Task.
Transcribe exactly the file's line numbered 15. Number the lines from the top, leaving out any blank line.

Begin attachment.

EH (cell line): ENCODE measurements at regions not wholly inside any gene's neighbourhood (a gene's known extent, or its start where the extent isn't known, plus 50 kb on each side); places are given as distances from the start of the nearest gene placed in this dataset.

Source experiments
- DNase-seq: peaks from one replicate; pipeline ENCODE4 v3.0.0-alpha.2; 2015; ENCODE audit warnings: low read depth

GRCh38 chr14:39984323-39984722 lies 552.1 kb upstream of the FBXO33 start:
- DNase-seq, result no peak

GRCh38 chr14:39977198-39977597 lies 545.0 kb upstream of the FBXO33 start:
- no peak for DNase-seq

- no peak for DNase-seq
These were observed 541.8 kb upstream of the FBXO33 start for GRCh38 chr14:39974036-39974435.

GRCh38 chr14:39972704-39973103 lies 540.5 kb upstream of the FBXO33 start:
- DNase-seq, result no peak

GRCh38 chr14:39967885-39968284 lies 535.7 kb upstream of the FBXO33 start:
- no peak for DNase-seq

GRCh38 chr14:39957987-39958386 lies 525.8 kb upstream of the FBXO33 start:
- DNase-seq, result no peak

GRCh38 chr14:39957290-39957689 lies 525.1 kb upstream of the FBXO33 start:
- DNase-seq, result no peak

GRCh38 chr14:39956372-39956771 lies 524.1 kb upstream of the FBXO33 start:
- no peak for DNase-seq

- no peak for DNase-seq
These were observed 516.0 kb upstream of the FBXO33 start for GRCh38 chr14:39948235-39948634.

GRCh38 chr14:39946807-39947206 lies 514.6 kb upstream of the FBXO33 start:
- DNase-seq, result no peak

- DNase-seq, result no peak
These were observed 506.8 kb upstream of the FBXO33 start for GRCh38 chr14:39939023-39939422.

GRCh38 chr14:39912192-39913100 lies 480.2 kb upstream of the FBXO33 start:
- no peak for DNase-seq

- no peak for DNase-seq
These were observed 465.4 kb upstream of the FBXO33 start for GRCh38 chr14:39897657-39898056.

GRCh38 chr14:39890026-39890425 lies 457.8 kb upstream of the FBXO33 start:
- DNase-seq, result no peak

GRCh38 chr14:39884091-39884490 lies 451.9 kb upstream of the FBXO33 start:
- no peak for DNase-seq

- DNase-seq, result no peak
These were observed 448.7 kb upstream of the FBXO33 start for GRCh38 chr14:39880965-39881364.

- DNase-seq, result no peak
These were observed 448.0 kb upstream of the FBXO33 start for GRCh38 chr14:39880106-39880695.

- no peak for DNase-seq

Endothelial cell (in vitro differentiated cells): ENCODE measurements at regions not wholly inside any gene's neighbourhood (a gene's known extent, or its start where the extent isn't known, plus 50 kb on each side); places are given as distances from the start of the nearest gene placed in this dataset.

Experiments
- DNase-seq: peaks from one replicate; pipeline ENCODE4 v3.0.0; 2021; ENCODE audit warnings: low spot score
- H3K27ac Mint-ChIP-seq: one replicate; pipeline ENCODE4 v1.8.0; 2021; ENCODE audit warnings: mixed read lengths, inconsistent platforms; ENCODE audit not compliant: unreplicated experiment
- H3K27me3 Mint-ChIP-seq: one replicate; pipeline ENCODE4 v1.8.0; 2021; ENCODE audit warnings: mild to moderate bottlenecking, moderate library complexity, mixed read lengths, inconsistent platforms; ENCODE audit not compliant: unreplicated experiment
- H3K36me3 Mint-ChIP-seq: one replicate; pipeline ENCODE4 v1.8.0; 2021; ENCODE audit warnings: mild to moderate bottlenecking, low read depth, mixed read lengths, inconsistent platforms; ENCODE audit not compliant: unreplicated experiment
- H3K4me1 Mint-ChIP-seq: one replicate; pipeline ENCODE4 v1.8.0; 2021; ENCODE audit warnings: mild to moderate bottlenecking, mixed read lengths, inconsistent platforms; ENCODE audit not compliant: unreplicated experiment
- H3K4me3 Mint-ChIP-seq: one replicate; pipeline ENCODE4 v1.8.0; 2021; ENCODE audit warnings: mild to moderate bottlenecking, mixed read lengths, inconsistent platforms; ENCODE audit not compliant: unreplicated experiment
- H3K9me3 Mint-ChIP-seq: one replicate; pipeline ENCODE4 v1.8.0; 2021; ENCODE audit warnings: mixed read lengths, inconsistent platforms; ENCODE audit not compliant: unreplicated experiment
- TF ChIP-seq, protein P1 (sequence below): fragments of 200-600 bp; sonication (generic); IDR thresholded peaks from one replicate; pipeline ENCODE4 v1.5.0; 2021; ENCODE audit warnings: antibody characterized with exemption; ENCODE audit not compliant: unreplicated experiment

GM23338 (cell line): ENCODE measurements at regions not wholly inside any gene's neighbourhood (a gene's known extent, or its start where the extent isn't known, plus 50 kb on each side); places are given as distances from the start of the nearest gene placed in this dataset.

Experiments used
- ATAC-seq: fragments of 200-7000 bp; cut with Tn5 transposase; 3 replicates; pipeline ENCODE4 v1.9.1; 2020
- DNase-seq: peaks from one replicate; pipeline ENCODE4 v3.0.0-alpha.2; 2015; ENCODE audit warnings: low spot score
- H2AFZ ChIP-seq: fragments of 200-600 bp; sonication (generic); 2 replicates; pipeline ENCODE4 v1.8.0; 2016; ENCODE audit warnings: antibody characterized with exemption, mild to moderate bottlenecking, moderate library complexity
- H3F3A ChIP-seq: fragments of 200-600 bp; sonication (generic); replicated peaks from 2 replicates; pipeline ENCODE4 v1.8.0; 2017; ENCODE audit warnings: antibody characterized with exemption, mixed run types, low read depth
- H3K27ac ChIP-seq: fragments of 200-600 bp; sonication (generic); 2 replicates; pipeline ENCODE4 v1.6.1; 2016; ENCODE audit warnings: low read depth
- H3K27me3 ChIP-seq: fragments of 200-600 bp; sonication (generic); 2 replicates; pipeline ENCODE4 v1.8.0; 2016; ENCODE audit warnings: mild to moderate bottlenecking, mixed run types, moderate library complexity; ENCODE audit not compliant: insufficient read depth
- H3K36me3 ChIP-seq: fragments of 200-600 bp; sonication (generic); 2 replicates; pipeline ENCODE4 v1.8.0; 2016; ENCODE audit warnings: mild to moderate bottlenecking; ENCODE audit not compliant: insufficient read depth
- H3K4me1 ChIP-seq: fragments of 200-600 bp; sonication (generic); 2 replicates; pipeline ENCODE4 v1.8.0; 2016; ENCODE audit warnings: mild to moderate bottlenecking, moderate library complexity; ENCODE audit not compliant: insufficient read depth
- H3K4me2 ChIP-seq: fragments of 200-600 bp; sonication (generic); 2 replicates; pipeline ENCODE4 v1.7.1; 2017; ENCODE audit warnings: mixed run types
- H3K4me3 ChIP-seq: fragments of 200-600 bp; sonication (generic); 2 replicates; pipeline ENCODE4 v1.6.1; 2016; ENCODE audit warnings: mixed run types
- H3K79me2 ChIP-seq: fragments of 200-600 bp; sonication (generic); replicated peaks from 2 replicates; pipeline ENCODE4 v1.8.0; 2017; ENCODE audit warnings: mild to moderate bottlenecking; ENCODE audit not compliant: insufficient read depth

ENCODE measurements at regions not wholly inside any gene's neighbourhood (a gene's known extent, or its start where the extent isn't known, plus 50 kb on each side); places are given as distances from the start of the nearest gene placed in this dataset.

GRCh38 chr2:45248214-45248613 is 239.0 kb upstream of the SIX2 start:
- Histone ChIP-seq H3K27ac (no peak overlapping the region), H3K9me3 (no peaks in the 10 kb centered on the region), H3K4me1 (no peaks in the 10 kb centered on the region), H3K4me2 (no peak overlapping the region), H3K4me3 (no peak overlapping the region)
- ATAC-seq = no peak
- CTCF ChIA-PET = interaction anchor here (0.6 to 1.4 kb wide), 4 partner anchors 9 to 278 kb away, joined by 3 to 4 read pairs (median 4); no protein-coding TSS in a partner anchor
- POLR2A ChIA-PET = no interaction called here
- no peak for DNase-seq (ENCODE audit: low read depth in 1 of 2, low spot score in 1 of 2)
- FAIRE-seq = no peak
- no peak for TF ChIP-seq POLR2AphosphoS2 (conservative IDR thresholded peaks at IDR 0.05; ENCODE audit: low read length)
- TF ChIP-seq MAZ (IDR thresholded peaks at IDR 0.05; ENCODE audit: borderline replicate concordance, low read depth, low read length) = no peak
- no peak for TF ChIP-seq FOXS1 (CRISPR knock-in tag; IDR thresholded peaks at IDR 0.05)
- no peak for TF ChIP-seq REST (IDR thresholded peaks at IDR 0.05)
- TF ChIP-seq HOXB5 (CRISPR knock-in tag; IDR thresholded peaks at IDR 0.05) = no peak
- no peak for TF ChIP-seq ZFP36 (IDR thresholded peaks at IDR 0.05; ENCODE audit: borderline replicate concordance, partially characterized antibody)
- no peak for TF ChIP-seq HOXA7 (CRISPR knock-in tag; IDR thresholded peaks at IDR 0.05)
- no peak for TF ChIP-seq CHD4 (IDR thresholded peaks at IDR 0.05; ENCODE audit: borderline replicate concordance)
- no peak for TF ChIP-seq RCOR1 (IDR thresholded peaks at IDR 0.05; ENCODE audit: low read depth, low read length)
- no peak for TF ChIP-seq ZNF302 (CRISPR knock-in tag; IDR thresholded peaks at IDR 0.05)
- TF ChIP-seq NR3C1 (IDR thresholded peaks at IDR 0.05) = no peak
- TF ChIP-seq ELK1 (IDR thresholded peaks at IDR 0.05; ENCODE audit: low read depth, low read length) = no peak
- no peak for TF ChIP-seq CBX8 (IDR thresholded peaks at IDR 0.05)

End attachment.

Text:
- DNase-seq, result no peak